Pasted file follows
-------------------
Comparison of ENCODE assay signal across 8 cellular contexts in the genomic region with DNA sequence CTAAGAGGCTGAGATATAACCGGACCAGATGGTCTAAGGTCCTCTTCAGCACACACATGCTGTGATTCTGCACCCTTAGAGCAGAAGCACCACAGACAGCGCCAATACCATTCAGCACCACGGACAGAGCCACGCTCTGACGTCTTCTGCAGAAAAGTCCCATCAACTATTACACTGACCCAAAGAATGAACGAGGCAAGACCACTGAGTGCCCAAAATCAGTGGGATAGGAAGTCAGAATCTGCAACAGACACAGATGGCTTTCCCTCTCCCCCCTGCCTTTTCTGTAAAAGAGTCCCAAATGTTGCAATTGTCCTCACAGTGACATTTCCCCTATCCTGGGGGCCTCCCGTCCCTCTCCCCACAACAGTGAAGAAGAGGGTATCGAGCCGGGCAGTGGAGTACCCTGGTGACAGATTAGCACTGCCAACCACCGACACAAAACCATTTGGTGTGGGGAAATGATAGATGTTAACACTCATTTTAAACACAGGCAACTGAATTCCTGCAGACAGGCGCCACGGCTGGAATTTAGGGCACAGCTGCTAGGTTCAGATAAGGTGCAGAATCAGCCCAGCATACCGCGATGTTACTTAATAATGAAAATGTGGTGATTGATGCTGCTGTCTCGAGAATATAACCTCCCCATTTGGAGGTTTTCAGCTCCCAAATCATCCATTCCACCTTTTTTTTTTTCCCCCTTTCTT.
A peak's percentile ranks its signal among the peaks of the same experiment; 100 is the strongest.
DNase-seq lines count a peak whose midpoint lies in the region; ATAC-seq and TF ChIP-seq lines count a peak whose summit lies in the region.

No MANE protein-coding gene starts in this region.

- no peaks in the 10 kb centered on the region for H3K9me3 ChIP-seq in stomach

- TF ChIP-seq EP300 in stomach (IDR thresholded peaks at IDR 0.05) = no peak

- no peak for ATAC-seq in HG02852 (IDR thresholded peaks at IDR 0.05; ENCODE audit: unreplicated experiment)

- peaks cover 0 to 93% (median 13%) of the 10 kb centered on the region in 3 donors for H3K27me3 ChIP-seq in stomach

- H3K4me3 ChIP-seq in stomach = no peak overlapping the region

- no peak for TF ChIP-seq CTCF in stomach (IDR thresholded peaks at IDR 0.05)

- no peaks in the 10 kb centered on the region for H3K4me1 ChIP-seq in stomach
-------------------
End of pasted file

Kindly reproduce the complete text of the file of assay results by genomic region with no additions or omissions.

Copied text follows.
Comparison of ENCODE assay signal across 8 cellular contexts in the genomic region with DNA sequence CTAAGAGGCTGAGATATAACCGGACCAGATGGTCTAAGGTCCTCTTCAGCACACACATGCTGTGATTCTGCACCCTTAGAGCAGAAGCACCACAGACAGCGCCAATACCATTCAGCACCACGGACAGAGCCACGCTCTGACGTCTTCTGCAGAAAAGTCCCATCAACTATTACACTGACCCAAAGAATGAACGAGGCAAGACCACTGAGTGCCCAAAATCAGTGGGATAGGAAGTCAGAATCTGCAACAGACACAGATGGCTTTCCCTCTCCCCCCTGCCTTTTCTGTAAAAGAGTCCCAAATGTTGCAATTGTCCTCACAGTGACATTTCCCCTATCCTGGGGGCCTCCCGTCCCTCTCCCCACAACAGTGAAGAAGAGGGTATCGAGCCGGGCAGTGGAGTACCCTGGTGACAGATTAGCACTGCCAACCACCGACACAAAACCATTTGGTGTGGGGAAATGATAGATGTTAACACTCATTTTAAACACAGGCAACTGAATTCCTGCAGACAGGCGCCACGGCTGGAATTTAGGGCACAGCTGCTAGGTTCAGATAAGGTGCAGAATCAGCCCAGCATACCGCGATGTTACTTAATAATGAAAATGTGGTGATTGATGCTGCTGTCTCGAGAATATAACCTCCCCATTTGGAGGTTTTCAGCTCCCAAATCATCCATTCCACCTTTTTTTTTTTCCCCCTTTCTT.
A peak's percentile ranks its signal among the peaks of the same experiment; 100 is the strongest.
DNase-seq lines count a peak whose midpoint lies in the region; ATAC-seq and TF ChIP-seq lines count a peak whose summit lies in the region.

No MANE protein-coding gene starts in this region.

- no peaks in the 10 kb centered on the region for H3K9me3 ChIP-seq in stomach

- TF ChIP-seq EP300 in stomach (IDR thresholded peaks at IDR 0.05) = no peak

- no peak for ATAC-seq in HG02852 (IDR thresholded peaks at IDR 0.05; ENCODE audit: unreplicated experiment)

- peaks cover 0 to 93% (median 13%) of the 10 kb centered on the region in 3 donors for H3K27me3 ChIP-seq in stomach

- H3K4me3 ChIP-seq in stomach = no peak overlapping the region

- no peak for TF ChIP-seq CTCF in stomach (IDR thresholded peaks at IDR 0.05)

- no peaks in the 10 kb centered on the region for H3K4me1 ChIP-seq in stomach